Central Florida may not have the lock on sweet-corn production it once did, but for more than three decades Zellwood has rallied to celebrate our agricultural history. In the early '70s, the Zellwood Sweet Corn Festival was created by the Northwest Orange County Improvement Association as a small corn boil to raise money for community needs. In time, the event grew and gained as much fame as the corn.
In the 1990s, the state shut down many Orange County farms to start the environmental cleanup of Lake Apopka. Long and Scott Farms sat back far enough from the others to remain and today keeps true local flavor a part of the festival.
Zellwood's grand dame is Big Bertha II, a 6-ton, 350-gallon water-boiling behemoth that cooks 1,650 ears of corn every nine minutes. The original Bertha was built in Texas and almost didn't make it to Florida. Federal agents suspected that festival organizers were buying the world's largest portable moonshine still and wouldn't let it out of their hands without a thorough investigation. Thousands of sweet-corn lovers were relieved when Bertha made it to her home.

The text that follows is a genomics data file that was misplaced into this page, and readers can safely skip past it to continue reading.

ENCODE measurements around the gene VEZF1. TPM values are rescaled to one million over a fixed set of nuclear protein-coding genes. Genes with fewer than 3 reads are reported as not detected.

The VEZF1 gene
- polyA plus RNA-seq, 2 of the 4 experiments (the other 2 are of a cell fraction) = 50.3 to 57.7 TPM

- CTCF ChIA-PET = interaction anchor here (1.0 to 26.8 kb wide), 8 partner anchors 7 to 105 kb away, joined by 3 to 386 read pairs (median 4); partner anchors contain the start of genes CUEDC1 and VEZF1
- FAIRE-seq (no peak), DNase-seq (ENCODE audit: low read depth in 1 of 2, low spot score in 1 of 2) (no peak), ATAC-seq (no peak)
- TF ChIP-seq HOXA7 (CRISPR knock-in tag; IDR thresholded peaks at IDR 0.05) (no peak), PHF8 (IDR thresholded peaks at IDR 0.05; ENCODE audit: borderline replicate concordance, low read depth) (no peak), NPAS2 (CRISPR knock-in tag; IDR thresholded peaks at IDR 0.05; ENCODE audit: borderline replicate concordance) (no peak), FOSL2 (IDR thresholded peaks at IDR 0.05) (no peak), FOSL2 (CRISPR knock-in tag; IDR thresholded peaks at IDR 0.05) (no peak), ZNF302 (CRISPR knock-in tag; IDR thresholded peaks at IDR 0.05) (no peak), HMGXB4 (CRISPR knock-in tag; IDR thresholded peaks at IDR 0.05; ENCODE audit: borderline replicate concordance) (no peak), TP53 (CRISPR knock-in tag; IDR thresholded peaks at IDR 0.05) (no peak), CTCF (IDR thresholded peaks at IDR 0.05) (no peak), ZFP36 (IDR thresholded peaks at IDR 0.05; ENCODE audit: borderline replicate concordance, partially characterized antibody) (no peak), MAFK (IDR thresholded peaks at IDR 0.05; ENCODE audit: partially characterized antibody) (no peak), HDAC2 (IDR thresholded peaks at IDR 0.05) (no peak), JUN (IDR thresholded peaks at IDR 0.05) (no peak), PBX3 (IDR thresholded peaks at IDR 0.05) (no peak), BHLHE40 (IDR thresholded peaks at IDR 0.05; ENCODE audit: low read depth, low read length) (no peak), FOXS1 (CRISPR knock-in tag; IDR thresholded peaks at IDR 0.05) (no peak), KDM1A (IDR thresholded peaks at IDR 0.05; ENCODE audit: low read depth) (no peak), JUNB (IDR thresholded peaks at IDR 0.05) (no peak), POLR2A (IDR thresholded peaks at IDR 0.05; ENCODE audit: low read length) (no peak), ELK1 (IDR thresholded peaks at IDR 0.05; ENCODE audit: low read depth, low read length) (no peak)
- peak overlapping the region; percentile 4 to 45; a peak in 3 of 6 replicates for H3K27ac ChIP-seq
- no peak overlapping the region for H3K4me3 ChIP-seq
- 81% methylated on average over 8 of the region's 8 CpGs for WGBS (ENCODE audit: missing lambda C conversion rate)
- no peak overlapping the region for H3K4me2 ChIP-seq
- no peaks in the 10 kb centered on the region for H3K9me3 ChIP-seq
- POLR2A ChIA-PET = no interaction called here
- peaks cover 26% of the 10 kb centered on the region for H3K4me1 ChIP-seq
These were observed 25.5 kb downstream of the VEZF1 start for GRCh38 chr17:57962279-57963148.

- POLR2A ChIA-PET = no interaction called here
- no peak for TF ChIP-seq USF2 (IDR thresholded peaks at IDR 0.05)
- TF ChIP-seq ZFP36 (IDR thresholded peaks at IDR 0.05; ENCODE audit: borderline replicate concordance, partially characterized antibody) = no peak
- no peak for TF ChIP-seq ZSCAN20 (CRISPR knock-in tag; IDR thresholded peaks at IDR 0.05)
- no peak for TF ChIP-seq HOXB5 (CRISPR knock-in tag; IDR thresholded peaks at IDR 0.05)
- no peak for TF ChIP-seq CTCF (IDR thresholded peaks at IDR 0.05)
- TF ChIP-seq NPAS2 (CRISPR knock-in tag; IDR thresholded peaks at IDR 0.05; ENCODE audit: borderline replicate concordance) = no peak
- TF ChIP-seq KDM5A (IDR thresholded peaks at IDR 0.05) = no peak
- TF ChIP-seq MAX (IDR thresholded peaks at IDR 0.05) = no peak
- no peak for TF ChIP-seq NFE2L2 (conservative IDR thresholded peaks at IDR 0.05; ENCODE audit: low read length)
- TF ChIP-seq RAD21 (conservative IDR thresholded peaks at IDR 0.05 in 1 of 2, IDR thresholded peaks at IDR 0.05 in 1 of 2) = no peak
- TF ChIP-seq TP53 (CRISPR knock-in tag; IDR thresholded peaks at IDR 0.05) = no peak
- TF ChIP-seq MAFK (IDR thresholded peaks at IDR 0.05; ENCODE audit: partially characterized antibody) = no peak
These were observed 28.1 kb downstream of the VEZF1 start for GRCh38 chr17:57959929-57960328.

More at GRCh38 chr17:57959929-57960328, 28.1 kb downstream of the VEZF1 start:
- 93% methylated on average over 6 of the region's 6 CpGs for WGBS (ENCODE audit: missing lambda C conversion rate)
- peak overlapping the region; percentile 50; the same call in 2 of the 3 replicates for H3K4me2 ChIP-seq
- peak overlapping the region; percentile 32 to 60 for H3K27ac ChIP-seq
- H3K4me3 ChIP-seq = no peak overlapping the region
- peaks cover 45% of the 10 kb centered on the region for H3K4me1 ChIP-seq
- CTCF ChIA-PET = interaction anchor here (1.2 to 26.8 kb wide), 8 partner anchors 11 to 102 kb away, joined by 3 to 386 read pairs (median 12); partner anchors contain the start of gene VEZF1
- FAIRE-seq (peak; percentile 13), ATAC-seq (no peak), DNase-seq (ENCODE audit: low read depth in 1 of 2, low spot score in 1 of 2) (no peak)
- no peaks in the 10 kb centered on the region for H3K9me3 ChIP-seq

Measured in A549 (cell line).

Bertha II will once again kick it up to a rolling boil for the 37th annual Zellwood Sweet Corn Festival, May 14-15, on Ponkan Road.